Murder, Rape, Torture, Forced Labor all Part of Cheney’s Halliburton Legacy
Nigerian prosecutors have announced they will file criminal charges and an international arrest warrant for Dick Cheney in connection with a $180 million bribery scandal when he was CEO of oil services giant Halliburton. Although Cheney may never actually face justice in Nigeria, the Interpol arrest warrant assures that the former vice president may have to look over his shoulder wherever he goes for the rest of his life.
While this case—in which Cheney’s Halliburton and its former subsidiary KBR allegedly paid tens of millions of dollars in bribes to secure a huge chunk of a $6 billion liquefied natural gas project—is a whopper, it still pales in comparison to some of the other international crimes that Cheney and his former company have committed in the name of business as usual.
“The good Lord didn’t see fit to put oil and gas only where there are democratically elected regimes friendly to the United States,” Cheney once explained as he defended Halliburton’s common practice of doing business with monsters and madmen around the globe. “We go where the business is,” he asserted. When the business was in Burma, governed by what is arguably the world’s most repressive military regime, Cheney’s Halliburton was part of a consortium (which included Unocal and various foreign firms like the French oil giant Total) that built a pipeline there. This, despite US sanctions against the Burmese junta that prohibit investment there.
Horrific atrocities were committed by the Burmese military as the pipeline was laid. Thousands of villagers were forced to work on the project, many more were forced to leave their homes to make way for the pipeline, and large numbers were tortured, raped and murdered by corporate security forces. Halliburton and the other companies knew all about this but did nothing except carry on with the project.
Cheney also had no problem with laying a pipeline through Turkmenistan, home of the world’s fifth largest natural gas reserves, despite the country’s then (and still) abysmal human rights record. At the time, the country was ruled by President For Life Saparmurat Niyazov, who ruled with an iron fist until his death in 2006. “Elected” by 99.9% of the country’s voters, he became one of the world’s most oppressive dictators.
Niyazov siphoned off billions of dollars in proceeds from Turkmenistan’s immense oil and natural gas wealth to construct sprawling palaces, waterfalls and over 10,000 statues of himself, many of them made of gold. His cult of personality knew no limits. Niyazov named a town and a meteor after himself; he even renamed the month of January in his name. He was known for his brutality—there were show trials reminiscent of 1930s Stalinist Russia, and the murder and torture of political dissidents was all too common. At the time of his death there were some 20,000 political prisoners behind bars.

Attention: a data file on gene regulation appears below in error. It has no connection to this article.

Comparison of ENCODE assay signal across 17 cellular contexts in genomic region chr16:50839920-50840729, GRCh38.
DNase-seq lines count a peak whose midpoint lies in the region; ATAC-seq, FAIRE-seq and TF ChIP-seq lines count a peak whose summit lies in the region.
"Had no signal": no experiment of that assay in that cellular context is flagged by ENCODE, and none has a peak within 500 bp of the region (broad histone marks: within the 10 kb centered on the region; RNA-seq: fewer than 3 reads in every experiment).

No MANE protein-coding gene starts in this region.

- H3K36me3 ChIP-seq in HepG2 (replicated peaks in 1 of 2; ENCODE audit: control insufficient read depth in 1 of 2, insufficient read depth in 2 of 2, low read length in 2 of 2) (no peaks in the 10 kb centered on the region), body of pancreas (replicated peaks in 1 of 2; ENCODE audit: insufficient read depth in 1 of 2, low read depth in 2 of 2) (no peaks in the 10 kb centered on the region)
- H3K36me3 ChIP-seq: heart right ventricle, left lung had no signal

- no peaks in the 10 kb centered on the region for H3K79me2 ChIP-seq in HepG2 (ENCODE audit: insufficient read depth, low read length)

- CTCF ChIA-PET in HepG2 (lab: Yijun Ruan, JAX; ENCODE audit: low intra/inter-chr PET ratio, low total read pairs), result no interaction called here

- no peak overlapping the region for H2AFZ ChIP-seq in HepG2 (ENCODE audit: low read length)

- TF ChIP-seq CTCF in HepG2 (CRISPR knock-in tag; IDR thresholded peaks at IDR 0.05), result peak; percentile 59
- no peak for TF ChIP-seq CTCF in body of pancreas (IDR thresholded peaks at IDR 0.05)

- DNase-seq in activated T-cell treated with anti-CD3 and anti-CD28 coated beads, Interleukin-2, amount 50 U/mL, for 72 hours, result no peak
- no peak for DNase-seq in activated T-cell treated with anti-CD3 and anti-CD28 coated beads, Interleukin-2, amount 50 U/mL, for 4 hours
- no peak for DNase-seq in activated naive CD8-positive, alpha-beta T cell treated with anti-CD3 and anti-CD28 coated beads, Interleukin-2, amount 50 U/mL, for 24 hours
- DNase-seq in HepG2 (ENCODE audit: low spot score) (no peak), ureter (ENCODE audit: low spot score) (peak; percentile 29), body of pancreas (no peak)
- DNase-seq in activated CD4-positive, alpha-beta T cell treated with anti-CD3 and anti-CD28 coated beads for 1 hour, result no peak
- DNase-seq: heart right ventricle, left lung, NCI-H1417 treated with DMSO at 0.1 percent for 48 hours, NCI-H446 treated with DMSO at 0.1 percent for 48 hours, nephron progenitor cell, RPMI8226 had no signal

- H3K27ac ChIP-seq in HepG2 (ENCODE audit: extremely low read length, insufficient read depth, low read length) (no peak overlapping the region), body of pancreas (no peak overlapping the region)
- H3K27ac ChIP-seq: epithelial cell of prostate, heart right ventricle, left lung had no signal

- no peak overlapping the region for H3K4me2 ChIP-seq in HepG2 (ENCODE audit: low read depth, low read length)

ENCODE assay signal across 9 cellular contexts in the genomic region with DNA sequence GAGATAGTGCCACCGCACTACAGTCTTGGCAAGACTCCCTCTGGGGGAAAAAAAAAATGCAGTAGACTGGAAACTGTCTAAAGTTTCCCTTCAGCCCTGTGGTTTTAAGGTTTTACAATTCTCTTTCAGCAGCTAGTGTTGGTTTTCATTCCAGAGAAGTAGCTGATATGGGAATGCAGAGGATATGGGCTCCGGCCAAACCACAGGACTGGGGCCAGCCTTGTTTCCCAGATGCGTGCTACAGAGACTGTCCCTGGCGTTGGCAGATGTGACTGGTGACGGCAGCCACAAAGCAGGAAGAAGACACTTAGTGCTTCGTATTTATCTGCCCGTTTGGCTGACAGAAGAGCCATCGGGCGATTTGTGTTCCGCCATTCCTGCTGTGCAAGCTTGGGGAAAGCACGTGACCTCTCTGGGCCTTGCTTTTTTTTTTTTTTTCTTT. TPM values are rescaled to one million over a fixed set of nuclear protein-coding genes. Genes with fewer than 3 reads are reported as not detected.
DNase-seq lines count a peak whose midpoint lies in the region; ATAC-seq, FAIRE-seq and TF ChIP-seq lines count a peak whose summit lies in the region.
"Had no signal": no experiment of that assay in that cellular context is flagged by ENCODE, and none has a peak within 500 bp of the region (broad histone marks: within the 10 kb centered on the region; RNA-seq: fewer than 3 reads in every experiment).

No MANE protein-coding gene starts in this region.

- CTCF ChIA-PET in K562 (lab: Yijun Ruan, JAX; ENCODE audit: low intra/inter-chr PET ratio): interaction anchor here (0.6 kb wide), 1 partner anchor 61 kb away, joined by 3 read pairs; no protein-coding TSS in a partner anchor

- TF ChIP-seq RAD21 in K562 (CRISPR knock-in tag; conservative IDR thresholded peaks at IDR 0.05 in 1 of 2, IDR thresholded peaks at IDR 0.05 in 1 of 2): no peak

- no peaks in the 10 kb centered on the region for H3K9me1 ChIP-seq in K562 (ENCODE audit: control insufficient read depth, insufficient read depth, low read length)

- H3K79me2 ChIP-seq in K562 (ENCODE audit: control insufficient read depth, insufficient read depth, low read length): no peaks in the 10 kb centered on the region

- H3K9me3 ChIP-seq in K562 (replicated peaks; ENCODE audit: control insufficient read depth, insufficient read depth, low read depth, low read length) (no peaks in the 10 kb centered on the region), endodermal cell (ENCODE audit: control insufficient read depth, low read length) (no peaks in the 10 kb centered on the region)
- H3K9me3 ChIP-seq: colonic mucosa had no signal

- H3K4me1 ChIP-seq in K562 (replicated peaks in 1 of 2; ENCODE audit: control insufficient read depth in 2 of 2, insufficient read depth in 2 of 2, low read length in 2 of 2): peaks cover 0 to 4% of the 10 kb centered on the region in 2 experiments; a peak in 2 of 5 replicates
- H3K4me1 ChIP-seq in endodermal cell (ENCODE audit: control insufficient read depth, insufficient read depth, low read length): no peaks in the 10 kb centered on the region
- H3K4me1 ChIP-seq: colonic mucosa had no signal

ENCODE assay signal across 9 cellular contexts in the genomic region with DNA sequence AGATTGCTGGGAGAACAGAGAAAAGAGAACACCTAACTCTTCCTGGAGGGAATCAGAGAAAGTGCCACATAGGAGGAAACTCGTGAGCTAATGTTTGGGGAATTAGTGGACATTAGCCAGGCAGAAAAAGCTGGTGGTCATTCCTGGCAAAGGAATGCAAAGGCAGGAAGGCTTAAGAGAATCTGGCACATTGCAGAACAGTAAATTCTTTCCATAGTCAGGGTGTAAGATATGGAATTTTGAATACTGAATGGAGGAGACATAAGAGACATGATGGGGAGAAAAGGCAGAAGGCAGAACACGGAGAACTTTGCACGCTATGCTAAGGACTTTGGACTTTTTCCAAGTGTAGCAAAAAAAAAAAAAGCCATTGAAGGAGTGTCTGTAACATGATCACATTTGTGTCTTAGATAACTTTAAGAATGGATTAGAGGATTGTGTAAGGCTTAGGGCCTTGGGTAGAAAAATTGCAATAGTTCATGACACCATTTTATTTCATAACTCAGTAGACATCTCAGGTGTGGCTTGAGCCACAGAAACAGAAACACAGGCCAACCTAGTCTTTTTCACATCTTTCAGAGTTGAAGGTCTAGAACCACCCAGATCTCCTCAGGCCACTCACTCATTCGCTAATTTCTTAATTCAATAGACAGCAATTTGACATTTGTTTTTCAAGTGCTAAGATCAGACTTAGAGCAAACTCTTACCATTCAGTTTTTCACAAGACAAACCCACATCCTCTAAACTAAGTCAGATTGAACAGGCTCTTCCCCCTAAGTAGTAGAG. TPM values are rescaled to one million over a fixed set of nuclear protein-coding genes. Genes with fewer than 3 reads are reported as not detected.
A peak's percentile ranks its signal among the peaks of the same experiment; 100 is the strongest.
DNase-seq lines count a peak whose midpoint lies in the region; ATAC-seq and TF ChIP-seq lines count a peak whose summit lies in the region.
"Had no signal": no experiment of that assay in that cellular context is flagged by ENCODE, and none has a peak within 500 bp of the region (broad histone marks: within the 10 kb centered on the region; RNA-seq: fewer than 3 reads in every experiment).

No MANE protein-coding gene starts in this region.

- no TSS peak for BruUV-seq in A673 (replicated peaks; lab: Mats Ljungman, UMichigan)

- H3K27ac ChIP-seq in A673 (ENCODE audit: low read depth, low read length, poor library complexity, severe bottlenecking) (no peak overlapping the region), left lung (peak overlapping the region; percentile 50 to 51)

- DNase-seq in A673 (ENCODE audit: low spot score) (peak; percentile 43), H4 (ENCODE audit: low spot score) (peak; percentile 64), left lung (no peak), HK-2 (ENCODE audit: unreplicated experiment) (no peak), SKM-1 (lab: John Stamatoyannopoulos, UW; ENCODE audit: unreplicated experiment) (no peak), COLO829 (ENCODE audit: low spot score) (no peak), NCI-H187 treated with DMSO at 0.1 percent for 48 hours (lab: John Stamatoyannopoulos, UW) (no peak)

He was also known for the bizarre. He closed all of the hospitals outside of the capital city, resulting in many deaths, while scrapping the Hippocratic oath. Doctors were forced to swear loyalty to Niyavoz instead. Among the many things forbidden by this mad dictator: gold teeth, the opera, ballet and lip-synching. His influence even permeated the spiritual lives of his subjects, as he penned a “Book of the Soul” that was not only required reading but elevated to equal stature with the Koran and the Bible. When one prominent Islamic cleric objected, Niyazov sentenced him to 23 years imprisonment.
None of this seemed to matter much to the United States or to Dick Cheney’s Halliburton. All that mattered was all that pipeline and all that gas.
In Nigeria, Halliburton, Chevron, Shell and others are responsible for an environmental and human rights disaster of breathtaking scope. Nigerian security forces executed many people who’ve spoken out against the oil companies and dealt harshly with many more. Cheney’s response to these crimes against humanity was to increase Halliburton’s operations in the region.
Halliburton and its subsidiaries have also violated US sanctions by doing business in Libya and Iran (to whom Halliburton sold nuclear technology), and Cheney and company enriched Saddam Hussein to the tune of a billion dollars by helping the Iraqi dictator illegally export oil, skirting UN sanctions. Cheney personally made millions from these dubious dealings; when he left Halliburton to run for vice president he received a retirement package worth a whopping $34 million. His allegiance was seemingly not to the United States and its stated policies, but rather to maximizing his and his company’s profits. Cheney’s Halliburton was even willing to do business with the Taliban.
Yet Dick Cheney remains a hero to millions of conservative Americans. Despite his appalling and decidedly anti-American actions, the God-Guns-and-Country folks will tell you with a straight face that Cheney is eminently more patriotic and more of an American than Barack Obama will ever be. Even when presented with the facts above, Cheney loyalists will sputteringly scramble to defend their hero.
Tagged Burma, Chevron, Dick Cheney, dick cheney halliburton ceo, forced labor, Halliburton, illegal oil exports, Interpol, Iran, Iraq, KBR, Libya, Nigeria, Saddam Hussein, Saparmurat Niyazov, Shell, Taliban, torture, Turkmenistan, UN sanctions, Vice President